Buffalo flies can also cause a reduction in weight gain of calves due to reduced milk production in lactating cows. This has been measured in dairy cows and a moderate infestation of 200 flies reduced milk production by more than half a litre each day per cow.
Buffalo fly infestation can lead to the development of lesions in cattle. These lesions add to the discomfort of cattle and reduce the hide values. One Queensland study showed that about 40% of steers and bullocks not treated for buffalo flies had buffalo fly related lesions compared to no lesions in a comparative group that had been treated for buffalo flies. This was repeated in the following year and about 60% of the untreated cattle had lesions compared to less than 2% of the cattle treated to control buffalo flies.
Generally, there is no relationship between the number of flies on an animal and the presence or absence of lesions in cattle not treated for buffalo flies. This suggests that lesions may be due to individual sensitivity rather than related to the number of flies.
Most of the buffalo fly related lesions were around the eye or in the mid-neck region.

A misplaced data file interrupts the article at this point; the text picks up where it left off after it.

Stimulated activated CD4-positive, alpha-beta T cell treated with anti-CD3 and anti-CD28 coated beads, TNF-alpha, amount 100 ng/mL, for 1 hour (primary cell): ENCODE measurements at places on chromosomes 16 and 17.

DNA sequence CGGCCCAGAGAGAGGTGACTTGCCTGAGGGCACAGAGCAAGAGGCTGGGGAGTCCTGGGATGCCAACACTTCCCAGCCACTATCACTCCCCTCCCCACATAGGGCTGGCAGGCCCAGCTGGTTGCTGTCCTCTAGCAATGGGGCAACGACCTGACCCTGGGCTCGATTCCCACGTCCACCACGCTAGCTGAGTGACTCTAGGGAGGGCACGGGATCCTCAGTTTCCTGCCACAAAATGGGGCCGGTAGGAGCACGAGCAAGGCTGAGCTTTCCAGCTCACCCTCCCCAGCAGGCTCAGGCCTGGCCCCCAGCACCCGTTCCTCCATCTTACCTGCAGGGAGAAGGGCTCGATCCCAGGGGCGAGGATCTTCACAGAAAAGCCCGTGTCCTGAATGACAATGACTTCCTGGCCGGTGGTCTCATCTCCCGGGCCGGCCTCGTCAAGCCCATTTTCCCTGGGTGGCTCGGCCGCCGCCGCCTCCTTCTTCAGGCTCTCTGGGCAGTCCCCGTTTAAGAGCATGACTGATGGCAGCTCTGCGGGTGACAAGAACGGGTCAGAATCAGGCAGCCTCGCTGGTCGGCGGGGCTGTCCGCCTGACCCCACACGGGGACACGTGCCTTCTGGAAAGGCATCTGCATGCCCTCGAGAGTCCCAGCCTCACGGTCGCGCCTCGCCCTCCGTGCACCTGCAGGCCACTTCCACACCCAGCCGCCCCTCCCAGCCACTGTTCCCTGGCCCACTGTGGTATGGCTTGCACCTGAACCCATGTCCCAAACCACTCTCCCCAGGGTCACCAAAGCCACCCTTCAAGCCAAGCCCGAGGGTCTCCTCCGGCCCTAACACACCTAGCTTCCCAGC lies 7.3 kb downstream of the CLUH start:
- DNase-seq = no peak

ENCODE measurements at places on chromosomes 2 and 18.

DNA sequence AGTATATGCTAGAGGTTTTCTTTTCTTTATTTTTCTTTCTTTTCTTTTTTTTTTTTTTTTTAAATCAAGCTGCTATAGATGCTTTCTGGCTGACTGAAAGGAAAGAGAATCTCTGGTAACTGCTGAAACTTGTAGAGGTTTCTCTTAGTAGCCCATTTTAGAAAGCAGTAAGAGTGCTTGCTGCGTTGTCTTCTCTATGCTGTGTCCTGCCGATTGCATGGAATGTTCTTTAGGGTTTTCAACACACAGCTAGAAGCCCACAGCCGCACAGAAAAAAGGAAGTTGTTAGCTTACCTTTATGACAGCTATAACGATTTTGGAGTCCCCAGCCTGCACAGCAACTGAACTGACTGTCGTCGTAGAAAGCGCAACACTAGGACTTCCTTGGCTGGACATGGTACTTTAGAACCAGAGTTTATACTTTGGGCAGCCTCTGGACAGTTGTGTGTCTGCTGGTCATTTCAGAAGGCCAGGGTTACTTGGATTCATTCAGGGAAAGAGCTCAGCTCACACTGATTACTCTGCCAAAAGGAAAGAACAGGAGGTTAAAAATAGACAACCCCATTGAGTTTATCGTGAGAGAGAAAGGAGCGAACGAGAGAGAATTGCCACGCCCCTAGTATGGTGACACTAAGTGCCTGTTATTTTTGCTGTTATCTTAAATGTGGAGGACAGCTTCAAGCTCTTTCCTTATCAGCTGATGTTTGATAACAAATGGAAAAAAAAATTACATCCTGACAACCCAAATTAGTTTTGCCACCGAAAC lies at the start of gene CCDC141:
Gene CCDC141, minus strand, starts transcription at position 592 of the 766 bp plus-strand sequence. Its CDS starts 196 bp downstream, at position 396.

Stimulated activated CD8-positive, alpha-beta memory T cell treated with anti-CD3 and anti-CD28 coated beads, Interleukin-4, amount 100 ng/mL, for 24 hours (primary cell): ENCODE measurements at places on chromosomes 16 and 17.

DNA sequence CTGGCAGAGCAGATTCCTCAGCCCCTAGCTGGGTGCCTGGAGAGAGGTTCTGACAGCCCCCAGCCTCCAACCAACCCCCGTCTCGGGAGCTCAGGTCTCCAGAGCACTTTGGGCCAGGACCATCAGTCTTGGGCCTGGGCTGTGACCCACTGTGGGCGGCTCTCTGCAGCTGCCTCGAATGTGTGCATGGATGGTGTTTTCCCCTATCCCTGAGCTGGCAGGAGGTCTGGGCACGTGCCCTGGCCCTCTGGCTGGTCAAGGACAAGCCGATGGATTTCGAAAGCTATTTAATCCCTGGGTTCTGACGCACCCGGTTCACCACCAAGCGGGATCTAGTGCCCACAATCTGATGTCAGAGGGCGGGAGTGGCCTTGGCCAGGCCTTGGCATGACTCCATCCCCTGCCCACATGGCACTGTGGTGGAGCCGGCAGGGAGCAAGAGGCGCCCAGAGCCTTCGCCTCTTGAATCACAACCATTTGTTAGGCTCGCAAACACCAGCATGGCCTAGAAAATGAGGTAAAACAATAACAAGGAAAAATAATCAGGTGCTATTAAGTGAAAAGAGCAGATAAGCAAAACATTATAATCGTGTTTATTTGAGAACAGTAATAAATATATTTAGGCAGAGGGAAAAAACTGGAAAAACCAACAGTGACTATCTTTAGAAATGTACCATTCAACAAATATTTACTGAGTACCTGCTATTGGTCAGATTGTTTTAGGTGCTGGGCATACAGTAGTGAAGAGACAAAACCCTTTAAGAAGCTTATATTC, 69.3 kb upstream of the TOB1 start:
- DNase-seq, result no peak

One Queensland trial showed that nearly 30% of cattle not treated for buffalo fly control suffered from pinkeye during one season compared to no development of pinkeye in cattle that were treated for buffalo fly. 4
Buffalo flies live permanently on their host, the females only leaving to lay eggs in freshly deposited dung pats. Each biting fly feeds many times each day (range 10 to 40) and can only live for 1 or 2 days away from the host animal.
Adult buffalo flies live for 2 to 3 weeks, and females lay eggs from 4 days after they commence sucking blood, and continue to lay eggs until they die.
The eggs of Buffalo flies hatch in 15 to 24 hours under favourable conditions, and hatching rates are greatest between 25°C and 35°C.
Buffalo fly larvae burrow into dung, moving further into the pat as the surface layers dry out. Optimal larvae survival occurs at about 25°C and 75% to 85% dung moisture content – under these conditions, the buffalo fly larvae growth is usually completed in 4 to 5 days.
Pupation of buffalo flies takes place in or under the dung pad, and adults emerge in 3–5 days under these conditions. Freezing of the dung pad, such as occurs in a heavy frost, kills any larvae or pupae present in the dung.
The life cycle from egg to adult fly (Figure 1) takes 9–11 days. The life cycle from egg to egg takes 12–14 days, but this time period may extend to several weeks if the weather is cool. 5
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Get rid of biting march flies and stable flies with Epps Biting Fly Trap™ – Portable as your herd moves from paddock to paddock.